Arizona GOP: We are “never going back” to the party of John McCain

Both the U.S. senators from Arizona, Krysten Sinema and Mark Kelly, are Democrats. The last time Arizona had two Democratic senators was 1953 when Ernest McFarland and Carl Hayden represented the state in Washington D.C. That was sixty-eight years ago.

In today’s Wall Street Journal, editor Gerald Seib has a piece on the potential Republican Party civil war. Here is a taste:

Two years from now, after this week’s attempt to overturn the results of the presidential election has long since played out, here is a plausible scenario:

A Republican senator or House member, one party leaders are eager to see retain his or her seat, will be challenged in a primary by a disciple of President Trump. The incumbent, after being attacked as a member of a disparaged party establishment, will still win the primary. But that outcome will be challenged by Republican rebels, who, taking a cue from what is happening right now, will charge that the election was “rigged” by the establishment, and go to court to try to overturn it.

Such are the forces being unleashed this week within the GOP, where the prospect of a virtual civil war suddenly feels real. This internal struggle engages the president and his family; lawmakers courting the support of Trump loyalists; and a conservative Republican establishment embodied by Senate Majority Leader Mitch McConnell. Part of the struggle is ideological, part is simply about power. In any case, it figures to roll through the next two years and into the 2022 mid-term election.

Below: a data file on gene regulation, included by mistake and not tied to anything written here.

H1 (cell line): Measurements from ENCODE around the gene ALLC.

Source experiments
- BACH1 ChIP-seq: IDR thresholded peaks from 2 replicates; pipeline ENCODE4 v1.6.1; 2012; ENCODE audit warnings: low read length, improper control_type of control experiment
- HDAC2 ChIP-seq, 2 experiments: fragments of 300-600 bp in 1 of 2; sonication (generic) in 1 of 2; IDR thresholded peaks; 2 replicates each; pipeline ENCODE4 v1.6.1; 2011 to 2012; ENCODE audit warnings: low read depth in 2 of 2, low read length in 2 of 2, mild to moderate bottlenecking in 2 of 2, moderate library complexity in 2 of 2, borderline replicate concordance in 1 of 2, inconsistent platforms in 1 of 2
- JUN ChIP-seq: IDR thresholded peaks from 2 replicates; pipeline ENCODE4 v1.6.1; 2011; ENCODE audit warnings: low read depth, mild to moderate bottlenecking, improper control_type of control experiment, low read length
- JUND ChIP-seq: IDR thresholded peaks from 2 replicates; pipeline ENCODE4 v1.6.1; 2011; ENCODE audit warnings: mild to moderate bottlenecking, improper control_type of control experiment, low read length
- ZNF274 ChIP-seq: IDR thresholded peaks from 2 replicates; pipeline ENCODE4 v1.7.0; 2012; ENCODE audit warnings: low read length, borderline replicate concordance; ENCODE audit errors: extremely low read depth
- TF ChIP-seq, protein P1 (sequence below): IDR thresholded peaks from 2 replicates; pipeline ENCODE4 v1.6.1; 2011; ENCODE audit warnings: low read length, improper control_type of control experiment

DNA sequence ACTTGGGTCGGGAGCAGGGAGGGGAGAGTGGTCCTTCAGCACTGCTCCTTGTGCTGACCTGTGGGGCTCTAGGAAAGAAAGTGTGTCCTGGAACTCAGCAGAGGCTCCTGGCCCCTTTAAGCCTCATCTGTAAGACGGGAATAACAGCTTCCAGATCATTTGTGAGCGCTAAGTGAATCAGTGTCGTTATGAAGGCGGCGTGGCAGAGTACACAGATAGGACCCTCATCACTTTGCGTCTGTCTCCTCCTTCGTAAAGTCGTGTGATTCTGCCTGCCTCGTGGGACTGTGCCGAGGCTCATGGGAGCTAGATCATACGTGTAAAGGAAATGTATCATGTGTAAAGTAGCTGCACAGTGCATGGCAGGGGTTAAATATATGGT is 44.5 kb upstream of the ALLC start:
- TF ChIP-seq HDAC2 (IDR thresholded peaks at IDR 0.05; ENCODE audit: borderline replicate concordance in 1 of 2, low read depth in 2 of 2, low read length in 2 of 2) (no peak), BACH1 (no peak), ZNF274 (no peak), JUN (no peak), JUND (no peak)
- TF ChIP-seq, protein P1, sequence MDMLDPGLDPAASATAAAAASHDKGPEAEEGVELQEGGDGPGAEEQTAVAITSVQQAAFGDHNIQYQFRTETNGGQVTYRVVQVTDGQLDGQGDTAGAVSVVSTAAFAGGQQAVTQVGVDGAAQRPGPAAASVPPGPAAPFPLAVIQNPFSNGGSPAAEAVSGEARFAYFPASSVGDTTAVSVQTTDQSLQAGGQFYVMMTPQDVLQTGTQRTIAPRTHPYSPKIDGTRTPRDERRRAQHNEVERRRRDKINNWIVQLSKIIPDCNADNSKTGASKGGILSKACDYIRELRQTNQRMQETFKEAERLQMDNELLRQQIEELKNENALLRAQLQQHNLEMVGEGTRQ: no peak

The irony is that Republicans might instead be uniting in celebration over what actually was a good outcome for them in the 2020 vote, and allowing attention to focus on Democrats’ own considerable internal ideological schisms. Instead, the party is being pulled apart in the last days of the Trump term.

Read the rest here. The piece also mentions this tweet:

Seib adds:

As that tweet shows, there is an important ideological struggle lying beneath the skirmishing. Mr. Trump essentially ran for president in 2016 as an independent populist, with no use for a Republican establishment that largely opposed him. Upon prevailing, he turned the party away from traditional conservative principles of free trade, lower government spending and limited executive authority and toward more of a working-class agenda.

Here are a few more tweets from the official Twitter account of the Republican Party of Arizona: